Damp and shaded environments are havens for moss growth, and thanks to the UK weather, that can include our roofs. Although in some cases a mossy roof can look appealing if left to grow it can cause both direct and indirect damage to your roof and the inside of your building.
Why does moss grow on roofs?
In the right circumstances, moss can collect on roofing extremely rapidly. Shaded areas which get exposed to damp are perfect conditions for moss. The way roofing collects rainwater makes the roof a prime place for moss growth.
In dry summers moss may dry out and go black, this does not mean it is dead though and will likely turn green and thrive again when it receives some moisture and go back to being an issue.
Does moss damage roof tiles?
Moss growing on a roof can directly reduce its longevity and structural integrity. It can result in leaks and damage to the inside of your building as well. Damage is caused in part due to the rhizoids of the moss. Rhizoids are what moss has instead of roots and they are a hair-like structure that anchors the plant to a surface.
Roof damage is also brought about due to the high length of time that moss can retain water. These two factors can cause the roofing materials to weaken and rot over time.
Though to some it may be visually appealing and rustic to have a mossy roof, it is important to understand that this can greatly reduce the lifespan and function of your roof.
What will happen to your roof if you leave moss growing on it?
If moss is growing on your roof it can increase the porosity of the tiles, this means there is more chance of rainwater permeating through. Rainwater in your roof tiles can be especially problematic in winter where freezing temperatures can cause the water to expand and in some cases burst the tile. Alternatively, when it thaws it may leave the tiles pulled apart.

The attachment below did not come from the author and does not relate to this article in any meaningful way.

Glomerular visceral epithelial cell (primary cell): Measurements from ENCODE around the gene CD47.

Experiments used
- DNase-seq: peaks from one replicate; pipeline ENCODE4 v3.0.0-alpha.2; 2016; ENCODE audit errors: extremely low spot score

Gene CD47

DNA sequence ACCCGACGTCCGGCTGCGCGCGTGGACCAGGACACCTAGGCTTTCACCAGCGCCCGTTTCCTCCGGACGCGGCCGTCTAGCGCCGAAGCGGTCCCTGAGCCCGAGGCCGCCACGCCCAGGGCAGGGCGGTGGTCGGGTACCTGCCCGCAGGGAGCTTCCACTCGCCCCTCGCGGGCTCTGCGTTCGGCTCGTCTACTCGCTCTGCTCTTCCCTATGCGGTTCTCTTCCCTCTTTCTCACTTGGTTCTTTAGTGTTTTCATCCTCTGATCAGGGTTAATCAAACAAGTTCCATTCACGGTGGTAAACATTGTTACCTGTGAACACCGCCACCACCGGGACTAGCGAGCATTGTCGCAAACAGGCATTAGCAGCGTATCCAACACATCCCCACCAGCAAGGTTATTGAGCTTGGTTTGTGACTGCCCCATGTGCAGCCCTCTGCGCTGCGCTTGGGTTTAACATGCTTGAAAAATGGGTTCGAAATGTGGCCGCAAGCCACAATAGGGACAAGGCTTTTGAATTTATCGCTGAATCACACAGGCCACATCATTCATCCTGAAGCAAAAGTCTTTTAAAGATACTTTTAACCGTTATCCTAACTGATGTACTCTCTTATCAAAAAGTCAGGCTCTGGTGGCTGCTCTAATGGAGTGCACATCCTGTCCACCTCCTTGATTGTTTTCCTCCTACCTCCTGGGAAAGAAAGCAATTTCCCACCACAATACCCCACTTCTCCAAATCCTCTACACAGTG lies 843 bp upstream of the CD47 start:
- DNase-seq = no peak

The rhizoids that moss uses to grow and anchor to surfaces can also cause cracks and fissures which can lead to leaks and further damage. Not only does this damage the roof tiles but can cause the rotting of any wood directly under the roof.
Moss can also negatively affect your guttering as over time the moss will fall off the roof and land in the gutters which can soak up water and weigh your gutters down. This can cause your gutters to sag and reduce their efficiency.
If you are looking to sell your house, a mossy and neglected looking roof can be off-putting to some and may reduce the desirability of your home.
Should you trim back plant growth from your home?
Cutting back plants around your roofing can limit and prevent further moss growth. For example, trimming tree branches that overhang on the roof will reduce the amount of shade, which will also reduce moss growth.
Trimming overhanging trees will also reduce debris on your roof. Debris on the roof can increase shade and dampness on parts of the roof. More moss can also cause more debris to become trapped on the roof.
How to go about moss removal from the roof?
If done incorrectly, removing moss from your roof can end up causing even more damage than if it was left. This can be down to structural issues, and your roof possibly not being strong enough to support the weight of a person. If you need moss cleared from your roof it is important to seek the help of a professional who will inspect your roof and decide the safest and most effective course of action.
Another issue can stem from the cleaning products that are used. Normal household cleaning products can cause unsightly reactions on roofing. You can be sure that an experienced and trusted roofer will be using specially designed roof cleaners that will not cause staining.
There is specialist equipment which is necessary when it comes to removing moss from your roof. To not cause damage to yourself or your roof, it is recommended to seek the assistance of a professional.
If you are having issues with moss on your roof S&J Roofing Bath has all the necessary equipment and expertise to solve your roofing concerns. Contact us for further information and advice.